Marketing Students Tackle Super Bowl Assignments
Mar. 1, 2011
Super Bowl XLV and cold weather were big topics last month, and three UT Dallas marketing students got firsthand management experience dealing with both.
Mike Aldas, Rufy Garcia and Leah Torres worked as area managers for the NFL Experience for two weeks before the big game. Held at the Dallas Convention Center, the family-oriented event offered interactive games, autograph signings, football-making demonstrations by the Wilson Football Factory, live entertainment, the NFL Shop and a chance to view the Vince Lombardi trophy as well as a Super Bowl ring exhibit.
Alda, Garcia and Torres supervised a large group of volunteers organized by the NFL Host Committee. “We had to make sure the volunteers were where they needed to be and knew how to move the crowds along at each game,” said Aldas, a senior marketing major in the School of Management.
The only problem was that many volunteers were no-shows – even on days the weather was nice. On the first Sunday, Aldas said, “there were 327 volunteers scheduled, and only 82 showed up. Rufy, Leah and I stayed on for three more hours — working a total of 11 hours that day. At the end of our managing shift, we became the volunteers — shagging balls and getting them back to the front. It was grueling, but we know it was appreciated.”
The area-manager positions were paid internships for the three, who planned to skip most classes for the two-week assignment. However, due to all the snow days, they didn’t miss many. And two things they learned on the job were that in the real-world workforce, “snow days” are nonexistent, and getting to work sometimes requires patience and flexibility.
The big question while the trio worked: Would they be invited to the Super Bowl? They were selected to staff the kids’ activities at Cowboys Stadium prior to game time, but no one informed them whether they would be allowed to stay and watch.
Julie Haworth, director of the School of Management’s new undergraduate marketing degree program, alerted students to the NFL Experience opportunity. “I saw the marketing internship listed by Party Planners West,” she says, “and said, ‘Our students could do that.’ I announced it in class and posted it at the career center.”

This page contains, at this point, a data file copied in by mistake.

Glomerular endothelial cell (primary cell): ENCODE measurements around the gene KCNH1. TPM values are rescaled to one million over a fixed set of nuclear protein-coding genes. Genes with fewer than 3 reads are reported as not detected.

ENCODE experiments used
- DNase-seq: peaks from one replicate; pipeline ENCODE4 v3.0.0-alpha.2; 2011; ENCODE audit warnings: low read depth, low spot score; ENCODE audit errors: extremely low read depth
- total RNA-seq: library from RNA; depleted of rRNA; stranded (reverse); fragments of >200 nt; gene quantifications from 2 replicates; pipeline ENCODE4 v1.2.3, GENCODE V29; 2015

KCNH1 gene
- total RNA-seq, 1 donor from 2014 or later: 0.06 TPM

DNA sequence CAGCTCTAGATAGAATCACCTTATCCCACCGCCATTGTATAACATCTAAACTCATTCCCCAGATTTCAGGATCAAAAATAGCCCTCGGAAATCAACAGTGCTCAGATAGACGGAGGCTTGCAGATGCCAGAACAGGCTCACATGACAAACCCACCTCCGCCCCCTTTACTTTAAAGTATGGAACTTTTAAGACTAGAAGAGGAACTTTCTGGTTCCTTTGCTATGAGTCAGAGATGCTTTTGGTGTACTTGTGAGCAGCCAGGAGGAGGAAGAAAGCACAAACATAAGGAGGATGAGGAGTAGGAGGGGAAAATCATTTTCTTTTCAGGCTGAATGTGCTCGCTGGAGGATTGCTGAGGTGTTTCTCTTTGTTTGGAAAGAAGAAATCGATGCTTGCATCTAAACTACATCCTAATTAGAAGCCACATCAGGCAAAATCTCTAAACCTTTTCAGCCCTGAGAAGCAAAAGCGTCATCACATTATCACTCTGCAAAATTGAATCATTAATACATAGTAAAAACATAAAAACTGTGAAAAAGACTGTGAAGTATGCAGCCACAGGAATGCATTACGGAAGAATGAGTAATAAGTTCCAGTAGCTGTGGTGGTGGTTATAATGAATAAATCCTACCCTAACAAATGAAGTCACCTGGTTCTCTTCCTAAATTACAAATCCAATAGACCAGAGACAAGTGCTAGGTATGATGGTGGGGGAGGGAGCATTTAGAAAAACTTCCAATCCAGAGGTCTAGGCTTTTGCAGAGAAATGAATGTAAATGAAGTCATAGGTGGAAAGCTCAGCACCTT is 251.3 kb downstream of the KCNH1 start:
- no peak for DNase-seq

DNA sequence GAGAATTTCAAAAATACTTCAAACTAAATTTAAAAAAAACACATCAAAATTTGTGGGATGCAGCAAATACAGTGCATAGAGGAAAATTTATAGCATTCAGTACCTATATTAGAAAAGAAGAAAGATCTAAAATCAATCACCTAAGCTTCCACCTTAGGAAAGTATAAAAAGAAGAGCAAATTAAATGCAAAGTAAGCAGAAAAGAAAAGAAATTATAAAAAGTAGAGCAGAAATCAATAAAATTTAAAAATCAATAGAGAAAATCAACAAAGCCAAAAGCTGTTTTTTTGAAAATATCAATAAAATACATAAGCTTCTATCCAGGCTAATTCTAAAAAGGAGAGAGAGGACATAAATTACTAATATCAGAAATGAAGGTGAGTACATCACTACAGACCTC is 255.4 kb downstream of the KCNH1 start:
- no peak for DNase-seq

About 500 college students from around the country applied, but only 55 were selected.
Aldas, Garcia and Torres are officers with the UT Dallas chapter of the American Marketing Association (AMA@UTD), an organization that Haworth oversees. Aldas is vice president of social events; Garcia is vice president of marketing; and Torres is vice president of sports marketing.
Haworth speaks highly of all three. “Mike is a great promoter, and Rufy is wonderful in putting a complicated case in layman terms. And Leah has been great at homecoming publicity.”
The Super Bowl “will be great to put on their résumés,” Haworth adds. “It will set them apart.”
Aldas says he is interested in a career in promotions and has gotten off to a good start by helping promote campus activities, such as last fall’s homecoming.
Garcia, who also assisted with homecoming publicity, is a senior double majoring in business management and marketing. “I’m in AMA, thanks to [Ms. Haworth],” Garcia says. “She was very enthusiastic about AMA and saw it as an opportunity.”
A junior marketing major, Torres says NFL Experience attendance neared 30,000 on pleasant days, but numbered much less during the cold snap. The internship was a good opportunity for her, she says, because of her interest in sports marketing and advertising. “I like the creativity that comes with advertising,” she says.
Her favorite NFL memory was seeing famous people, particularly Jeromey Clary, an offensive tackle for the San Diego Chargers. “I’ve been a Chargers fan all my life!” Torres says.
So … did Aldas, Garcia and Torres watch the Super Bowl in Cowboys Stadium?
Not exactly. Despite being bused to work outside Cowboys Stadium, the threesome never made it inside.
However, they were given admission to the VIP tent, Aldas says. “This is where all the celebrities arrived on the red carpet. We enjoyed free food and bevs, and watched the game from the ‘party plaza,’ where the public had to purchase tickets for $300.”
To top it off, they got Super Bowl XLV jackets, reminders of where they were when the Packers and Steelers came to town.
The story was reported and written by free-lance contributor Harriet Blake.